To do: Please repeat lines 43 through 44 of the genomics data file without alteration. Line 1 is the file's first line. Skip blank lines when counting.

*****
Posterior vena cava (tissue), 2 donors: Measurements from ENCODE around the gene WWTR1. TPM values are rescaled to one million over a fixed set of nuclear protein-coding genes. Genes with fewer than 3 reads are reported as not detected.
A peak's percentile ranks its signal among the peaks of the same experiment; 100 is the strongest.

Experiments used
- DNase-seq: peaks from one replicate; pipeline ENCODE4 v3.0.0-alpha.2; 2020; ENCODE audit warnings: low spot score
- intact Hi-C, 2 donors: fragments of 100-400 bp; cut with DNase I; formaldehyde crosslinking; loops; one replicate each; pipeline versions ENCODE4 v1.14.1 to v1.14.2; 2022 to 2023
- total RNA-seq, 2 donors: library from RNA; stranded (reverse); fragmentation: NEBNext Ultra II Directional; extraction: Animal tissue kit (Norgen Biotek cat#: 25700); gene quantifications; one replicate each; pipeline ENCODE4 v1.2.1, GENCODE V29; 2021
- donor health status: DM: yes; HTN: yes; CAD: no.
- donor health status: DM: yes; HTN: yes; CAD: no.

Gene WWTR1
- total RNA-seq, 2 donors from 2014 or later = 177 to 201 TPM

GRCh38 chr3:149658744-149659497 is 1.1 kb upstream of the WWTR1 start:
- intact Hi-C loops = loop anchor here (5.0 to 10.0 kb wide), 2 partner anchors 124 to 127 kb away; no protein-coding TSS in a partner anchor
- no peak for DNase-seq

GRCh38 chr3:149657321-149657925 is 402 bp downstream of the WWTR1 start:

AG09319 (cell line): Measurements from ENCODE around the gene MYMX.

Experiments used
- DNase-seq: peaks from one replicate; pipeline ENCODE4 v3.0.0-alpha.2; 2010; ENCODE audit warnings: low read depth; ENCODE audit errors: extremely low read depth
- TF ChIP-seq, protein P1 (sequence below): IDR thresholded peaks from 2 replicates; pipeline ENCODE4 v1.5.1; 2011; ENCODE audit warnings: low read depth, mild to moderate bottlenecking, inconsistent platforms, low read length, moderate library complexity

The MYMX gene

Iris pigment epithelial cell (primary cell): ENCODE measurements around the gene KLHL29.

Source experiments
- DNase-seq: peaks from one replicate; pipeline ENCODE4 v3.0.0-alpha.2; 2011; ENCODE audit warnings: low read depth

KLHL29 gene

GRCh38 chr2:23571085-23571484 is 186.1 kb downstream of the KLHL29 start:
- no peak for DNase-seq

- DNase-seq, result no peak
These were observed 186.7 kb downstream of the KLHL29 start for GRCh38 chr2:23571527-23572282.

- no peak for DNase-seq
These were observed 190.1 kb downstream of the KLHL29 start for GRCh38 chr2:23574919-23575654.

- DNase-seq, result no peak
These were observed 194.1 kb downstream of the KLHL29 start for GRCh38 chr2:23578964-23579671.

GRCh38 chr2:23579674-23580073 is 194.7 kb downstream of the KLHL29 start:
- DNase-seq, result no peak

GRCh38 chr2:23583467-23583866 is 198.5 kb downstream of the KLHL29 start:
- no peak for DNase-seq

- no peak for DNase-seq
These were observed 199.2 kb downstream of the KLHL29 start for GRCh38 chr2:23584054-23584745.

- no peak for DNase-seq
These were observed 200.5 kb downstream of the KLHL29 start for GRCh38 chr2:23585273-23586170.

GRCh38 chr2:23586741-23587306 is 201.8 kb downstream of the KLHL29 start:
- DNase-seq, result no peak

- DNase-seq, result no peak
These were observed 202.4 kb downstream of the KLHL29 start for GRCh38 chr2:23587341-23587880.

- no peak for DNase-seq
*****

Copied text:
These were observed 202.4 kb downstream of the KLHL29 start for GRCh38 chr2:23587341-23587880.

- no peak for DNase-seq